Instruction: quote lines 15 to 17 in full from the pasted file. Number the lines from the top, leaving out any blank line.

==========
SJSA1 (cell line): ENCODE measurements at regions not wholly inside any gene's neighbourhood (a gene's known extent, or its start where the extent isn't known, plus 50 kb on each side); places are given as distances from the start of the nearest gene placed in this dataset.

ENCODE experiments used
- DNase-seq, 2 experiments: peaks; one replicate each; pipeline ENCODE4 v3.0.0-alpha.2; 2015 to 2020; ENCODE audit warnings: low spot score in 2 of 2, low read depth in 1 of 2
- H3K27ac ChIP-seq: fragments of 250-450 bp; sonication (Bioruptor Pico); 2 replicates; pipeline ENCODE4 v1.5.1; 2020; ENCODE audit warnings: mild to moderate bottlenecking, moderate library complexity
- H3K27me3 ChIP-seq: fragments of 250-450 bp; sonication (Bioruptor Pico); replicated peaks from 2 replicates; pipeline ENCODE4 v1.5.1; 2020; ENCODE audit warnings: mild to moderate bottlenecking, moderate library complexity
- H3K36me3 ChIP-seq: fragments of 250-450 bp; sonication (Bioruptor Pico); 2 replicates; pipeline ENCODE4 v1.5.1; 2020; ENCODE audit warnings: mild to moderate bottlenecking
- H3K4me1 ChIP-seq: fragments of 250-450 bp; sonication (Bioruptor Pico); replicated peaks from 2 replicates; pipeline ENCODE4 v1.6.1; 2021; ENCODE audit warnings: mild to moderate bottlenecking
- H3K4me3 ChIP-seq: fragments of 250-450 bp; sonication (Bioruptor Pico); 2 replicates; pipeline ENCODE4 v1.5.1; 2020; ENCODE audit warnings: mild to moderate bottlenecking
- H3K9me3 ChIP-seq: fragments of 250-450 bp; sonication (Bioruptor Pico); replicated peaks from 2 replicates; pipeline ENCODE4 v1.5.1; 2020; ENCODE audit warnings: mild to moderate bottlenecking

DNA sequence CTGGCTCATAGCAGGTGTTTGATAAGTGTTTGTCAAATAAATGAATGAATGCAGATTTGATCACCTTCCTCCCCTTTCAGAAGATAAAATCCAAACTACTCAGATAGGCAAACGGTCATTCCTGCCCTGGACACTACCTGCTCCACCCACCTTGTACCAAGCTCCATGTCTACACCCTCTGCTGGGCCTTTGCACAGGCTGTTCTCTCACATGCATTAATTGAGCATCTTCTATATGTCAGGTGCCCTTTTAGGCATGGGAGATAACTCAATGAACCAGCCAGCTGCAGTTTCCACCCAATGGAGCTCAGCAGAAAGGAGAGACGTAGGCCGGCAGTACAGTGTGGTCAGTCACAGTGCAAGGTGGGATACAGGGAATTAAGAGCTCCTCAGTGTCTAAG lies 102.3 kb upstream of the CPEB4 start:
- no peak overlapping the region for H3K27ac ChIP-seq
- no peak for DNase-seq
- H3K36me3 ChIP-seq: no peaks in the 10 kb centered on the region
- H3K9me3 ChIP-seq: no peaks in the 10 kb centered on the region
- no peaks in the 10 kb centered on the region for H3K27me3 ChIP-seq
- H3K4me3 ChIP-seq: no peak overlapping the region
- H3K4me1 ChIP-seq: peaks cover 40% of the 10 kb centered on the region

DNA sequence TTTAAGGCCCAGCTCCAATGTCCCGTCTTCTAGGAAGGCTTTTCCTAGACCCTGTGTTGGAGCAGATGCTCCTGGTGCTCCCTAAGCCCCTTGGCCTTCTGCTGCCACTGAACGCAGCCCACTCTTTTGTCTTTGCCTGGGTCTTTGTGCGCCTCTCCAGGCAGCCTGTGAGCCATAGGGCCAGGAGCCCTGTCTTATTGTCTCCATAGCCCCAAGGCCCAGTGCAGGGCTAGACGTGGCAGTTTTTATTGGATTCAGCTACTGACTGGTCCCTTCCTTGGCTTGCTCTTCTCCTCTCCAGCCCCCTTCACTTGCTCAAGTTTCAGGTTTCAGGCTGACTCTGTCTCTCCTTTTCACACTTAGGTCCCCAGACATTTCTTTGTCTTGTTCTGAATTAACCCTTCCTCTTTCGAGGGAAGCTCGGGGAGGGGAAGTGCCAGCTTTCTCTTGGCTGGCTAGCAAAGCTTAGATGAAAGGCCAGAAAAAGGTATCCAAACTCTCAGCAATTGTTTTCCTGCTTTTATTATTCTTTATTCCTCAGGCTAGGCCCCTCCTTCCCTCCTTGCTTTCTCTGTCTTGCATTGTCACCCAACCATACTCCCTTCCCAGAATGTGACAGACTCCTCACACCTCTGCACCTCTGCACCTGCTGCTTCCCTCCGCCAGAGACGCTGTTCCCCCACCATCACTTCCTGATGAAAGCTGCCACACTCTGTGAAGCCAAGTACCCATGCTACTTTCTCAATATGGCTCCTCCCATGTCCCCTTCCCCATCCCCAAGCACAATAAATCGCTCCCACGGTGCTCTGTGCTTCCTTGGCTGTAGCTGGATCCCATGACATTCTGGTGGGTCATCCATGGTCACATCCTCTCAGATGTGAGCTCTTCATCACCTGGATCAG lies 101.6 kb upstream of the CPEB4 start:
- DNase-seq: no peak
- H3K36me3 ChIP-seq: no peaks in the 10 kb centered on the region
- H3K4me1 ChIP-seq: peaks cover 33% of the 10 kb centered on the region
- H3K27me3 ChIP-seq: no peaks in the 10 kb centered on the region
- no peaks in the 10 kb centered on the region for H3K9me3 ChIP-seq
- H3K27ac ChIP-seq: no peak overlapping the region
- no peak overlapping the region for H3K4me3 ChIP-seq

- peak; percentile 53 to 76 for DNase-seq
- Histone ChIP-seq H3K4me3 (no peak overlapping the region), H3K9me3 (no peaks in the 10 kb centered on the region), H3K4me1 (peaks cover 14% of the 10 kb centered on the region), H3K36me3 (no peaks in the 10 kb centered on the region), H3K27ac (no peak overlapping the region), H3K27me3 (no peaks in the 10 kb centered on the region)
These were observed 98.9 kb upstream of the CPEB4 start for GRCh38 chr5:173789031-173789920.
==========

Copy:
- no peaks in the 10 kb centered on the region for H3K27me3 ChIP-seq
- H3K4me3 ChIP-seq: no peak overlapping the region
- H3K4me1 ChIP-seq: peaks cover 40% of the 10 kb centered on the region